What is insane: refusing to be challenged by scientific experiments or new discoveries. It remind me people saying "rogue waves of 20m physically can't exist, it is proven, everybody know that". Still they do.
  • by RafaelGCPP ( 922041 ) on Tuesday November 27, 2007 @06:25AM (#21490147)
    From TFA:

    About 4,000 children were afflicted with cancer. Less well-known, however, is the fact that only nine of those 4,000 died -- thyroid cancers are often easy to operate on.

    Great!! Having cancer and not dying of it is really something everyone should try!!
    No, thanks! I'd rather keep my thyroid where it is!
  • by stdarg ( 456557 ) on Tuesday November 27, 2007 @08:31AM (#21490735)

    less cars=> more bus-drivers
    I think you mean, 40 fewer cars = 1 more bus driver

    less malls=>more small shops in the center
    Malls are already central locations with lots of small shops... why would your idea be more efficient?

    less coal-power plants => more PV/windpower-technicians...
    Maybe, I don't know the ratio, but going with PV/windpower just to make more jobs than nuclear isn't good to me.
  • by ( 595837 ) <slashdot.advid@net> on Tuesday November 27, 2007 @09:41AM (#21491215) Journal

    Radiation does increase the risk of cancer at any dose; it follows from the way it works
    Radiation makes damages, especially to DNA. Those damages constantly occur naturally and cells are repairing their DNA. They can repair because DNA has its own copy (remember: this is a double helix), DNA is unfolded, a bit striped on one of the pairs around the damage, and replicated locally to match the opposite pair. This is the way it works.

    As long as the damage rate is below the repair capabilities of the cells there is no long term consequences. Otherwise cancer rate would be in correlation to local and natural radioactivity (and it is not).

    Of course, you can't experimentally measure the increased risk of cancer at very low doses
    Well, we both agree: no scientific proof of what you assert about increased cancer at any dose.

    and you may not care about the slight increase, but it's there
    It's there when it's statistically significant otherwise you just don't know and it is as if it has no affect (so who cares?).

    About you saying "argue that ... is simply insane": what I mean is that one should always be listened to in a scientific debate, without contempt but with rational minds, see in history of sciences how many times we had to change mainstream views (did my rogue waves example stroke you ? ;-).

    I'm not challenging you with the radioactive glass wool study but what strikes me is that you name it right away a poorly done study, without reading anything of it. That's the clue I needed to guess what kind of mind is making such comments.

  • by Lord Ender ( 156273 ) on Tuesday November 27, 2007 @11:34AM (#21492557) Homepage
    If you ever worked for an organization like the CDC, you would go insane. When comparing disasters, it really is useful to point out the fact that some are relatively better than others. Our interpersonal emotional reactions to suffering have no place in a study of population-level problems.
  • by bar_jebus ( 1194487 ) on Tuesday November 27, 2007 @12:36PM (#21493411)
    Workable solution: Glassification of the waste. How do you think we get rid of other toxic wastes??? Turning our radioactive left overs into harmless crystal and dumping it in ocean trenches is easily the safest answer. Contrary to many peoples views, the middle of the ocean is almost devoid of life. The life that exists in the trenches is questionable as new species are being discovered down there, however, even they wouldn't be impacted because of the DRASTICALLY reduced level of radiation produced by glass waste. This is not a new solution, and plants are being built in numerous locations to help deal with our ever increasing production of toxic wastes such as left overs from Nuke plants.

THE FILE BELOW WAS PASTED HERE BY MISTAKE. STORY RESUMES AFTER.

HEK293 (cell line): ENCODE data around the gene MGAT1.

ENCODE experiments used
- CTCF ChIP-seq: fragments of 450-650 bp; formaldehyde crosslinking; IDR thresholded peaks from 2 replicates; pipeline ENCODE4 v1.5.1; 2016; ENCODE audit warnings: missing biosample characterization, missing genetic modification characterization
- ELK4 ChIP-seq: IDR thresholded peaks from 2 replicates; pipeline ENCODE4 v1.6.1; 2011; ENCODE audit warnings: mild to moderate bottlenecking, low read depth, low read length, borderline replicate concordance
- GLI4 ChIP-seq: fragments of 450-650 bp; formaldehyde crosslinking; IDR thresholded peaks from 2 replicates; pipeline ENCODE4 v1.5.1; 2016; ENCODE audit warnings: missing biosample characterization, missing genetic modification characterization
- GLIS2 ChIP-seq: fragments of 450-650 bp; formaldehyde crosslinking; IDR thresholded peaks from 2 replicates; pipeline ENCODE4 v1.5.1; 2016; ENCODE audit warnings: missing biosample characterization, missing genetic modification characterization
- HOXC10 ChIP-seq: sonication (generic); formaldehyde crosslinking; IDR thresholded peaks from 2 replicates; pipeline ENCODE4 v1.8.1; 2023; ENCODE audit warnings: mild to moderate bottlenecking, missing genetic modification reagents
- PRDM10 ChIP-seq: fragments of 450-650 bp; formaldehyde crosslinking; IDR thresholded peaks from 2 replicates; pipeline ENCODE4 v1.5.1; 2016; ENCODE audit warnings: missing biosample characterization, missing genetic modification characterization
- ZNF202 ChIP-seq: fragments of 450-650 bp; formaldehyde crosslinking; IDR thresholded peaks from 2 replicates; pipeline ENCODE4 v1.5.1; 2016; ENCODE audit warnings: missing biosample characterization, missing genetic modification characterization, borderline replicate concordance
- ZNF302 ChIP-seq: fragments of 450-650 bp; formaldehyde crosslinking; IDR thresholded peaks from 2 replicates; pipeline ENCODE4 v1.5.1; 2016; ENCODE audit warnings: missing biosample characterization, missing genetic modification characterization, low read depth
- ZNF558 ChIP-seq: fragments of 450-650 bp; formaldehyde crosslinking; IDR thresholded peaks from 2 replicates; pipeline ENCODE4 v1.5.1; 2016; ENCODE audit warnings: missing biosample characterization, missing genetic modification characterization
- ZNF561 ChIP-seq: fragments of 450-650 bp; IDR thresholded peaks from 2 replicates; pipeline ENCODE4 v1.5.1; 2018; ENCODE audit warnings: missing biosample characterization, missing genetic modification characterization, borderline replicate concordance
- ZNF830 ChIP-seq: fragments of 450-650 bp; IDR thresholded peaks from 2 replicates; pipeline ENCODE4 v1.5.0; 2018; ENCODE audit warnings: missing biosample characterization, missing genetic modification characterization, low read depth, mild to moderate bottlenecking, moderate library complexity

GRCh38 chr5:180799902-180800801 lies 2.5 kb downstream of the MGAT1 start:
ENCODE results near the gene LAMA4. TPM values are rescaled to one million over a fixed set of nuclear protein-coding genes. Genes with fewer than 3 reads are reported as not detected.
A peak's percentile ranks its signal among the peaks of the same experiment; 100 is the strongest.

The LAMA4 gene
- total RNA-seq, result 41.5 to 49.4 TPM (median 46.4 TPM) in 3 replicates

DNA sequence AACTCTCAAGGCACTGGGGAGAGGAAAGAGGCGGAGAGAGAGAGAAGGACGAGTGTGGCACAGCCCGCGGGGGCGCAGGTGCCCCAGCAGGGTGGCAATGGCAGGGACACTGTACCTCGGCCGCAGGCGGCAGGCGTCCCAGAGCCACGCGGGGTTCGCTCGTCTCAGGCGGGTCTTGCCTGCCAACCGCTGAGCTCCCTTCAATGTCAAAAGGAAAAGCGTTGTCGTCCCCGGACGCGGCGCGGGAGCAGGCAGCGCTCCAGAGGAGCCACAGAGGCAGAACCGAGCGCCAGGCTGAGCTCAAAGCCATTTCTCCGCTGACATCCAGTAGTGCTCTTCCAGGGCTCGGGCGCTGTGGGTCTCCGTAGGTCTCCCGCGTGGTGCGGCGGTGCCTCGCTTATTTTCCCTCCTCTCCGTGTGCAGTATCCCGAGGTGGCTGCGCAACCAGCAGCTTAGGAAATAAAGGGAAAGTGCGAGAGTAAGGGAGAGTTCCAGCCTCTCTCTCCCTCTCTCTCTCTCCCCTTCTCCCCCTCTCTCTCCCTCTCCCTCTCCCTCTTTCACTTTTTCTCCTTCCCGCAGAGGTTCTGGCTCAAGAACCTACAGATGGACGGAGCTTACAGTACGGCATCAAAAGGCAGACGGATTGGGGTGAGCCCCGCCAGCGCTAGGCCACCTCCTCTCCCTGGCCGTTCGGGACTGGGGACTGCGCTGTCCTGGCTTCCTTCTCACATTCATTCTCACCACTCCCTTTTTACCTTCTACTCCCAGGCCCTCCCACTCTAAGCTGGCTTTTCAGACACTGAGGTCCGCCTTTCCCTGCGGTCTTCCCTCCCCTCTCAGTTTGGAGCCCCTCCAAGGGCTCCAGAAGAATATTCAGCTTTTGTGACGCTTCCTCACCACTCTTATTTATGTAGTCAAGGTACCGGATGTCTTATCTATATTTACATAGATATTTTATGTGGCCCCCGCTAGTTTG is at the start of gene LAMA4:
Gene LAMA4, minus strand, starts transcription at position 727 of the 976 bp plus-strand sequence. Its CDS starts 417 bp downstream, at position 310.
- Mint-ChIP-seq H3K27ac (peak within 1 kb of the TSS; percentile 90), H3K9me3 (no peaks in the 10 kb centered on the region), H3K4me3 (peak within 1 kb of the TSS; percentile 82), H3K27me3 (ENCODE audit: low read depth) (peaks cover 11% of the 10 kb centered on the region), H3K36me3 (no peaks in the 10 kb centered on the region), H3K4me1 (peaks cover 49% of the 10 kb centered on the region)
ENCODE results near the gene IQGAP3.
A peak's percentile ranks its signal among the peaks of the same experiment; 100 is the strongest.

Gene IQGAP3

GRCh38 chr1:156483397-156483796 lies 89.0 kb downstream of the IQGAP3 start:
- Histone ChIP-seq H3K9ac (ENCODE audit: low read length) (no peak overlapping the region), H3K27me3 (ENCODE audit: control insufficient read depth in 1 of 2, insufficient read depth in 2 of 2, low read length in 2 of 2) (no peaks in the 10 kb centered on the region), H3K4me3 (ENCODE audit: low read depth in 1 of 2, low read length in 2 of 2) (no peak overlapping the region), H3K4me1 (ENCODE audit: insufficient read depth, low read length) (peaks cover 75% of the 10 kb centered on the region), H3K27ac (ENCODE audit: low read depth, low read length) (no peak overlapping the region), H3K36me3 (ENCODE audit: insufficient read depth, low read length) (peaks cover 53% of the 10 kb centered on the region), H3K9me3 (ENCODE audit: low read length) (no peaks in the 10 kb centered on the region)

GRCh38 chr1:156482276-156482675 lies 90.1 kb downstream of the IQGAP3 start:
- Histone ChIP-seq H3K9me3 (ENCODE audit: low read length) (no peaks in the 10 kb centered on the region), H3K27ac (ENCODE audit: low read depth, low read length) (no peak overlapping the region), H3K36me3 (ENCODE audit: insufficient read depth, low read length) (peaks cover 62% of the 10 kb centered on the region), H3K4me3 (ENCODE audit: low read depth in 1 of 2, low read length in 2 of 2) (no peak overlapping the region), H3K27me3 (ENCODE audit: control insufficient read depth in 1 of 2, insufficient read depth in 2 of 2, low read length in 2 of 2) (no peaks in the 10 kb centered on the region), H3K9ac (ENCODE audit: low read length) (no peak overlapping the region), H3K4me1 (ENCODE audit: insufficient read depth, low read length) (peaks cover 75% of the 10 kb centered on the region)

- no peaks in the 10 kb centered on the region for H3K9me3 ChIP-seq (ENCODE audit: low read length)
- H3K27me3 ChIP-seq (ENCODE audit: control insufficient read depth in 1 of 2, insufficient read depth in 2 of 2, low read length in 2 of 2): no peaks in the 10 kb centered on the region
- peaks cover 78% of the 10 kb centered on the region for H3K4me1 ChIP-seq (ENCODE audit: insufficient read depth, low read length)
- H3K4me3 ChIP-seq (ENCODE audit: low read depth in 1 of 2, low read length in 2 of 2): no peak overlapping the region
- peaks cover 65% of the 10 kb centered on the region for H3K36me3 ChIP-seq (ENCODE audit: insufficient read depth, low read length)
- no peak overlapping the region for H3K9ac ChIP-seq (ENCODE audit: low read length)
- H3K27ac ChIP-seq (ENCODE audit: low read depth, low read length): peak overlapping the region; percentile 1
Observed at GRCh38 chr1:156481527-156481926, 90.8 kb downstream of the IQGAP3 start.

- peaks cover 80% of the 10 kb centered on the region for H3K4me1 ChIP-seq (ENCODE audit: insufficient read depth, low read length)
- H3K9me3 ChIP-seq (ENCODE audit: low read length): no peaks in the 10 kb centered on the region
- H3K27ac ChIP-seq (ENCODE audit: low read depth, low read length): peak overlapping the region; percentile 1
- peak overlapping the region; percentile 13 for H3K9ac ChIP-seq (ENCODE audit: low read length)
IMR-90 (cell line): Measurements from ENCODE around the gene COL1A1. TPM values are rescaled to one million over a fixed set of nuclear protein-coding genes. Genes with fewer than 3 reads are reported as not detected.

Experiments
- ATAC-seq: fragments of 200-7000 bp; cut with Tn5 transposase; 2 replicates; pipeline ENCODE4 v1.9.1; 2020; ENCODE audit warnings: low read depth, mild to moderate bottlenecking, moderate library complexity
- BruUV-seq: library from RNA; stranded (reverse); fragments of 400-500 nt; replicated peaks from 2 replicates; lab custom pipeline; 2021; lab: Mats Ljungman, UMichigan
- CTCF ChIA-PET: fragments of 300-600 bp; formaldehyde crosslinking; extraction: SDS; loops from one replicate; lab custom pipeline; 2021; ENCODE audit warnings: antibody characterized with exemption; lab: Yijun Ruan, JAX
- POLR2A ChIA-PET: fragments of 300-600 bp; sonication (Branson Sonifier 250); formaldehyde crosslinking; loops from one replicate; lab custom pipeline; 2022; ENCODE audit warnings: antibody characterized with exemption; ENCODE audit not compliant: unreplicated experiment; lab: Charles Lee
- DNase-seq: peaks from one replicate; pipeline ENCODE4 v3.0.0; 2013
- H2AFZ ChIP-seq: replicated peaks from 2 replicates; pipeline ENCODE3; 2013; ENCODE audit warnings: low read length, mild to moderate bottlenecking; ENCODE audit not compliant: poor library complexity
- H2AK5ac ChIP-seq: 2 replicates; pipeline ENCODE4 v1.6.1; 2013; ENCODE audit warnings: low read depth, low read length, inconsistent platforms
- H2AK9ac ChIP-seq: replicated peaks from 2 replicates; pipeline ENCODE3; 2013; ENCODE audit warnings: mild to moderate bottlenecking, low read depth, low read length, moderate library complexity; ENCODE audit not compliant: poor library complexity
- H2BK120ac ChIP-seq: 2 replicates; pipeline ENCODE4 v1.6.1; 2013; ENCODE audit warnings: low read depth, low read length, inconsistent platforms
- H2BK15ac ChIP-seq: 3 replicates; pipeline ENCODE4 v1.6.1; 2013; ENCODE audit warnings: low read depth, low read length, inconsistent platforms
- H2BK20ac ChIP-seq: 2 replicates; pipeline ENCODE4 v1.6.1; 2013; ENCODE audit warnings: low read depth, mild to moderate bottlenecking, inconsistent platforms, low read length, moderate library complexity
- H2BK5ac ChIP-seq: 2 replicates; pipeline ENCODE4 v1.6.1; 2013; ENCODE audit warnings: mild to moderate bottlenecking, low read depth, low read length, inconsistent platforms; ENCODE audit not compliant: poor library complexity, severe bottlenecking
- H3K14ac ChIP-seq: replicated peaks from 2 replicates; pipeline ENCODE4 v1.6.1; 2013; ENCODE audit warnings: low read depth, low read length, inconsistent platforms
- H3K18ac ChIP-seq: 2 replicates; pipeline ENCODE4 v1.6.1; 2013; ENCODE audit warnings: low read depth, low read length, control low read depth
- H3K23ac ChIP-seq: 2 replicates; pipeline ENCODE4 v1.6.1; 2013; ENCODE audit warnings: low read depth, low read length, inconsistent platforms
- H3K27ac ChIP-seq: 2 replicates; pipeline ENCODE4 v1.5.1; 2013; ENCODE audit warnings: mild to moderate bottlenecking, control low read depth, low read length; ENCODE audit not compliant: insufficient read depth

• by grep_rocks ( 1182831 ) on Tuesday November 27, 2007 @03:18PM (#21495569)
    Those numbers are from 2004, my guess is with the depreciation of the dollar Europe has an even better MJ/$ number than it did then... Also the real metric is Purchasing Power Parity (PPP) per person not necissarily GDP/person [] - PPP tries to level out the exchange rate issue - by the time Bush is through with us I am pretty sure Europe will be ahead as far as I can tell when I visit there they live better than we do but I digress... If the developing world is inefficient - so what? too bad for them, their economy will suffer even more than ours from high fuel prices and the effects of global warming. The point is that there are inefficiecies in our system that are costing us dearly and destroying our competetive advantage, we are more sensitive to fuel costs than Europe and we devote ridiculous amounts of resources in the name of securing our energy supply ($1 trillion for Iraq) which could be better used to reducing our dependence. Finally I do think it is useful to compare different developed countries to see how they use energy. There is no reason why the U.S. can't be as efficient as Europe, we just have to have some zoning laws and a gas tax - but nobody wants to hear that. I just don't buy the "U.S. is a big country so we need cars to go anywhere" argument, nobody should have to live 40 miles from work just to live in a community with a decent school district and have get in their car and drive 5 miles to get their groceries - get real - we trashed our cities in the 60s and gutted our public transportation infrastructure and exchanged it for a suburban wasteland of Chili's and WalMarts and crappy houses with asphalt roofs and thin insulation... We have not invested our resources wisely.

All science is either physics or stamp collecting. -- Ernest Rutherford